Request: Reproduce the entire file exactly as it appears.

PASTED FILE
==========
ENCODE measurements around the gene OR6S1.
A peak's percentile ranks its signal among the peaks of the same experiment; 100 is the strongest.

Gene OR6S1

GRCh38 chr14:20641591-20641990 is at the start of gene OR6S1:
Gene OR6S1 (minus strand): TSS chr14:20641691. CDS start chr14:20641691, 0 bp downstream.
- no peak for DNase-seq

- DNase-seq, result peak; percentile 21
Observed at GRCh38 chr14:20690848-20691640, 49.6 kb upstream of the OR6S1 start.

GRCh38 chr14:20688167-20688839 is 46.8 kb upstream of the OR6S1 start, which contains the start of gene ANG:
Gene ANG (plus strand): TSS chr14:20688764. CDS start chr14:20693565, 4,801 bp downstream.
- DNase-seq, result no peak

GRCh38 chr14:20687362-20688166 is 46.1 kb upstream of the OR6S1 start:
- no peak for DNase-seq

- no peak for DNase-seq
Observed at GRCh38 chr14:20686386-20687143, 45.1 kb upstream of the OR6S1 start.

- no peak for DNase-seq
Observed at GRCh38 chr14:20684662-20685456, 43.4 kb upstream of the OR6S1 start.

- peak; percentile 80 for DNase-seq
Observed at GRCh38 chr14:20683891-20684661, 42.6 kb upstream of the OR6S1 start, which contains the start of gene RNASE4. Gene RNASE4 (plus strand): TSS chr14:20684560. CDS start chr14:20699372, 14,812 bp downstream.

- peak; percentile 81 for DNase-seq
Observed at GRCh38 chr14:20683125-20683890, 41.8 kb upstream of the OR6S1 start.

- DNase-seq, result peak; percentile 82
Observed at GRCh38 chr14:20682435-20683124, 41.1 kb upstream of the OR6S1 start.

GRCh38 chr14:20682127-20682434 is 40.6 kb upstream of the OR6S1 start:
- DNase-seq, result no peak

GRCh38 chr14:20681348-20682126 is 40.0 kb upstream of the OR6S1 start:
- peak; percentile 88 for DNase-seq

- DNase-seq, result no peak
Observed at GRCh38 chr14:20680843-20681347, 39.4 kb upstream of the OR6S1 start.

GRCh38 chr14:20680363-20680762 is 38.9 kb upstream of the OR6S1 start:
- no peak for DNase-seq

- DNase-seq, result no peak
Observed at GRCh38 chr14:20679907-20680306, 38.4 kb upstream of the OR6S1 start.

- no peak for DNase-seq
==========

ENCODE measurements around the gene OR6S1.
A peak's percentile ranks its signal among the peaks of the same experiment; 100 is the strongest.

Gene OR6S1

GRCh38 chr14:20641591-20641990 is at the start of gene OR6S1:
Gene OR6S1 (minus strand): TSS chr14:20641691. CDS start chr14:20641691, 0 bp downstream.
- no peak for DNase-seq

- DNase-seq, result peak; percentile 21
Observed at GRCh38 chr14:20690848-20691640, 49.6 kb upstream of the OR6S1 start.

GRCh38 chr14:20688167-20688839 is 46.8 kb upstream of the OR6S1 start, which contains the start of gene ANG:
Gene ANG (plus strand): TSS chr14:20688764. CDS start chr14:20693565, 4,801 bp downstream.
- DNase-seq, result no peak

GRCh38 chr14:20687362-20688166 is 46.1 kb upstream of the OR6S1 start:
- no peak for DNase-seq

- no peak for DNase-seq
Observed at GRCh38 chr14:20686386-20687143, 45.1 kb upstream of the OR6S1 start.

- no peak for DNase-seq
Observed at GRCh38 chr14:20684662-20685456, 43.4 kb upstream of the OR6S1 start.

- peak; percentile 80 for DNase-seq
Observed at GRCh38 chr14:20683891-20684661, 42.6 kb upstream of the OR6S1 start, which contains the start of gene RNASE4. Gene RNASE4 (plus strand): TSS chr14:20684560. CDS start chr14:20699372, 14,812 bp downstream.

- peak; percentile 81 for DNase-seq
Observed at GRCh38 chr14:20683125-20683890, 41.8 kb upstream of the OR6S1 start.

- DNase-seq, result peak; percentile 82
Observed at GRCh38 chr14:20682435-20683124, 41.1 kb upstream of the OR6S1 start.

GRCh38 chr14:20682127-20682434 is 40.6 kb upstream of the OR6S1 start:
- DNase-seq, result no peak

GRCh38 chr14:20681348-20682126 is 40.0 kb upstream of the OR6S1 start:
- peak; percentile 88 for DNase-seq

- DNase-seq, result no peak
Observed at GRCh38 chr14:20680843-20681347, 39.4 kb upstream of the OR6S1 start.

GRCh38 chr14:20680363-20680762 is 38.9 kb upstream of the OR6S1 start:
- no peak for DNase-seq

- DNase-seq, result no peak
Observed at GRCh38 chr14:20679907-20680306, 38.4 kb upstream of the OR6S1 start.

- no peak for DNase-seq